The Flirt 1897 – Burton Bradstock

On Wednesday, November 23rd, a very strong southerly gale was blowing. There had been a change of weather during the early night, when the Northeast breeze had veered round to a gale from the south. A mountainous sea was soon running, and the wind increased in violence during the day. Shortly before 3 p.m., as William Smith was on the Church tower looking for the approach of William George’s funeral from West Bay, he was startled to see close inshore over against Burton Hive, a vessel with all her sails blown away. An alarm was raised, and men and women were quickly on the cliff and beach to render any assistance possible. The sight was one which will never be forgotten. The wind was at its height, and the seas tremendous, as they rolled in and broke with deafening roars on the shingle. At a glance the most experienced could see there was no chance for the little vessel, which was being tossed about like a cork some 300 yards from the beach, and there also appeared but little probability that the poor men clinging to the main rigging could ever reach the land in safety. After a short time it was seen that the vessel was being headed straight for the shore, and it appeared at first as if she would be beached in the middle of the Hive. When, however, the vessel was some 200 yards from the shore, a huge wave struck her aft and completely hid her from view; when she reappeared her decks had been swept, her wheel carried away, and she had broached broadside on the sea, and was heading for the cliffs to the westward. The next distressing sight was to see four men jump from the rigging into the boiling seas. For many minutes the sailors in their life jackets made good way to the shore, being pushed in by the ever-breaking billows. Each anxious watcher, however knew that it was impossible for any of the four, struggling so bravely, to come successfully through the terrific seas breaking on the shingle– seas which ran up the beach from 70 to 100 yards each wave, and receded with as much force as to make it most dangerous to go even up to the knees into the water. Directly the men reached the turn of the seas on to the beach, which they did almost simultaneously, they were lost sight of, and never seen alive again with one exception. The exception proved to be the seaman Neat, who was thrown up, only to be seen for a second, and then sucked back again. Once more, some 100 yards or more to westward, the same man was thrown up again, and James Gear, with no line attached to him, rushed down, and, at the greatest risk to his own life, seized hold of him, and with the most commendable determination stuck to him, both being rapidly sucked down into the sea. Joe Thorner, and others with lines, were however, just in time to reach them, and hold them until all were partly hauled up, and partly thrown up into safety with the next incoming sea. Meanwhile, the vessel, broadside on, had been thrown up higher and higher by the seas, till she remained stranded almost high and dry under the cliff, a few yards to the east of the Look-out. Great was our joy when two men were observed to lower themselves from the vessel, and to walk up into safety under the cliffs. Thus of the crew of six, three were saved; the seaman Neat, who swam ashore, and was courageously rescued by Gear, the seaman Sharp, and ordinary seaman Knight, the latter having remained in the vessel till they were able to walk ashore. The men drowned were the captain, Chedwick, who leaves a widow and a little daughter, the mate, Rigden, a single man, and the apprentice, Hare, an orphan, who was on his first voyage. The men saved were quickly attended to and looked after by Messrs. Goodchild, Churchouse and Samways. The vessel proved to be the 150 ton schooner FLIRT, of Whitstable, bound from London to Topsham with 240 tons of copper ore. The FLIRT was down off Exmouth on Tuesday night, hoping for a tug to tow her into harbour. At midnight she was caught by the southerly gale and lost all her sails. She then drifted helplessly about, at the mercy of the wind and sea, till she came ashore on our beach at 4 p.m. on Wednesday. The coastguards and parishioners of Burton and the coastguards from West Bay, with rocket apparatus, were most anxious to do anything that could be done, but there was no opportunity of rendering any help except in the case of Neat. The body of the mate Rigden, has been recovered at Eype, and taken to his home at Whitstable, for burial.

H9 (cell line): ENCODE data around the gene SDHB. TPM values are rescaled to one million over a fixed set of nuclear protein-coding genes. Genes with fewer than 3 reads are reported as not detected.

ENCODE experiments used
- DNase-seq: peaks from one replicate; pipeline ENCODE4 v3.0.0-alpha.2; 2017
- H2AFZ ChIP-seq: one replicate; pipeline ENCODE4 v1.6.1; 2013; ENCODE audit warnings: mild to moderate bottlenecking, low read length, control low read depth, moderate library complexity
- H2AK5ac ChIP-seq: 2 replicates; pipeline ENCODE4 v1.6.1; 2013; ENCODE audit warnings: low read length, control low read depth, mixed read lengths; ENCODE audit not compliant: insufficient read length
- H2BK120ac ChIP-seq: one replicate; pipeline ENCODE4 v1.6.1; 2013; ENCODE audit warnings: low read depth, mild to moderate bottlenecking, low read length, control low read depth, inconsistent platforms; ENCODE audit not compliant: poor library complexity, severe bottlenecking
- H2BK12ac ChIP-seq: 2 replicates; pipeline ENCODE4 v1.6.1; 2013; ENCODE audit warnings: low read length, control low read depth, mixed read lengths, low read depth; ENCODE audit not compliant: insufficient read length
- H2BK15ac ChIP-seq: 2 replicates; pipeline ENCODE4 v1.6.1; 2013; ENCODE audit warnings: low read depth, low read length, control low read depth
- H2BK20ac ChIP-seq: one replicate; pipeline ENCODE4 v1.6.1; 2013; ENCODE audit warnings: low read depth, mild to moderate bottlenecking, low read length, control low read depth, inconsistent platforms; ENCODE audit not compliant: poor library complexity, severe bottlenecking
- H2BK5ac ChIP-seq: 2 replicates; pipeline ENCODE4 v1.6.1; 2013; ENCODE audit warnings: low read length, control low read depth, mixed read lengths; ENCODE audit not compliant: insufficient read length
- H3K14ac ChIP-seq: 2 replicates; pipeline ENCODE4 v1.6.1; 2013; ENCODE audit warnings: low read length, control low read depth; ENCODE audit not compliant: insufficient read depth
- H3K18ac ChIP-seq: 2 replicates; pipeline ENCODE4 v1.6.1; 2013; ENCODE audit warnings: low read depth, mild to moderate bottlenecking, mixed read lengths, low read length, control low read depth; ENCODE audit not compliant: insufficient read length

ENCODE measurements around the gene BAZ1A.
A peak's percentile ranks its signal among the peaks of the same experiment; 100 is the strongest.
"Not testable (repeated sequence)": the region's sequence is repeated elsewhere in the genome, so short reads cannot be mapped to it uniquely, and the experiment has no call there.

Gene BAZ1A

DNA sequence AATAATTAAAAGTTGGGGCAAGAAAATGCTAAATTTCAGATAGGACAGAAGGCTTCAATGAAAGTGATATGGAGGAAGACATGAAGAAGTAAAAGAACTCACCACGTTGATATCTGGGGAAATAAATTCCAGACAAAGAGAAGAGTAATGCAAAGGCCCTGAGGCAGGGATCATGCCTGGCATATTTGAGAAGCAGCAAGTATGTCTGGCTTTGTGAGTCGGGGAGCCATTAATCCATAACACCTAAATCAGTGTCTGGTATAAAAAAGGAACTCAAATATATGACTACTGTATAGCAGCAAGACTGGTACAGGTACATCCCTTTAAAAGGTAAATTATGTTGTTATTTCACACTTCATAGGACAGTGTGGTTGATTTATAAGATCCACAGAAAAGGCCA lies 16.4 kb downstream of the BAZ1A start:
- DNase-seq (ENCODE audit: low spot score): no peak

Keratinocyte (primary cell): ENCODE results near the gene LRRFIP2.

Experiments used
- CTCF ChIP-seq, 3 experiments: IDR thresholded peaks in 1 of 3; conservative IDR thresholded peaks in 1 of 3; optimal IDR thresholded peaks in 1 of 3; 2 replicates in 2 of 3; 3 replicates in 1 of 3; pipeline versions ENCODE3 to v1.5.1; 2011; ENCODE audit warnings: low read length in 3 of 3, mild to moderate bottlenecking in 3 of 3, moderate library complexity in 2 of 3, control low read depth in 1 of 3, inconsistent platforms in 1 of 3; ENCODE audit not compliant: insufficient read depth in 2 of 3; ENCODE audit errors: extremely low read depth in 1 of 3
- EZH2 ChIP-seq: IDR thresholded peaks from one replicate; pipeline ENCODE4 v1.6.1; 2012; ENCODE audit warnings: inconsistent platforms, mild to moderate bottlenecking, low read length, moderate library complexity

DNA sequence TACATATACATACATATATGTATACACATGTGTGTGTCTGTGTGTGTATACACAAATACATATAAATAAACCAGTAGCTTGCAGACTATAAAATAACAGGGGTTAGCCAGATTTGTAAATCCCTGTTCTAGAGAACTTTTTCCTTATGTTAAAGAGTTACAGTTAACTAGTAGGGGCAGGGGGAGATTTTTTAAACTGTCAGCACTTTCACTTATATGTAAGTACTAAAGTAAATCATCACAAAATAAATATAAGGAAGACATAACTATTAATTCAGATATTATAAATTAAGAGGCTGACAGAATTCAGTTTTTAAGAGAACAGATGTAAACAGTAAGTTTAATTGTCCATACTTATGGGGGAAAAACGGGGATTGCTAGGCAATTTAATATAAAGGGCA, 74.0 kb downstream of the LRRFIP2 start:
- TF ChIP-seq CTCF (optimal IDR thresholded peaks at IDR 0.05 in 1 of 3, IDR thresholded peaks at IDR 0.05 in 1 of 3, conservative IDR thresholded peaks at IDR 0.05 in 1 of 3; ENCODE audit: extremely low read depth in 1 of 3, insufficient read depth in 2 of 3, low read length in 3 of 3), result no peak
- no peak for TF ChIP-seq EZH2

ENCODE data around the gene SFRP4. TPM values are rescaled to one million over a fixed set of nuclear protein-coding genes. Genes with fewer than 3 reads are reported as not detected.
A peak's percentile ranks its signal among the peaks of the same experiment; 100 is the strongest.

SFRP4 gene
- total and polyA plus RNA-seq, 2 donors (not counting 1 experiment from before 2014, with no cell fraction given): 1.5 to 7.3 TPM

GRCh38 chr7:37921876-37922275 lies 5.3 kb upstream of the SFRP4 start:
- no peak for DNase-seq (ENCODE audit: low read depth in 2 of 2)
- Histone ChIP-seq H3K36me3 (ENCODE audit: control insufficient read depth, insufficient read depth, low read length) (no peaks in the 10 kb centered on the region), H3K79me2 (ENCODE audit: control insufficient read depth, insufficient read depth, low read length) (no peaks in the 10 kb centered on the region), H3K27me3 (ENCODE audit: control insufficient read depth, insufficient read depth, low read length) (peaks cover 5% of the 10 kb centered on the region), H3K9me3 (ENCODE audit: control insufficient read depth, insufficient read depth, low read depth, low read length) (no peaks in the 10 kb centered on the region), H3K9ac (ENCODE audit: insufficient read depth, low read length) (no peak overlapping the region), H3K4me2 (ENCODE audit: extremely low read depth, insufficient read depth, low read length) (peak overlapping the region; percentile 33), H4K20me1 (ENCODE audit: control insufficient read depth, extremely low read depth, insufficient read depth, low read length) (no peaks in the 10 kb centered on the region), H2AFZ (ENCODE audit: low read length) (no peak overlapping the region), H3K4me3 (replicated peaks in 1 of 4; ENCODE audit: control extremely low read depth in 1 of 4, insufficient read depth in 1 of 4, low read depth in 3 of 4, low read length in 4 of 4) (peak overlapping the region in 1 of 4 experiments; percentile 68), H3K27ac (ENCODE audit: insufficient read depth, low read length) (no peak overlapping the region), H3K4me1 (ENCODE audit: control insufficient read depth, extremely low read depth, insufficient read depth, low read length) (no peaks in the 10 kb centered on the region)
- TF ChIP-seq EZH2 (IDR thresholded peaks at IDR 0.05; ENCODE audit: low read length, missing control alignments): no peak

Offertories on behalf of the widow and child of Captain Chedwick were given in our three Churches, and amounted to £6. 1s.

Schooner – Captain C. Frend. (LARN) – Burton Cliff, Burton Bradstock. Note: A hatch cover from this wreck was to be found in the Dove Inn, Burton Bradstock. Ref. The Burton Bradstock Book by John Eastwood p14 & Lloyd’s Register: 1896-7 No. 310(F).


1 – Extract from The Burton and Shipton Gorge Parish Magazine – Vol XXVlll December 1898 CHECK PERMISSION
2 – The Burton Bradstock Book by John Eastwood p14.

Day of Loss: 0

Month of Loss: 0

Year of Loss: 1897



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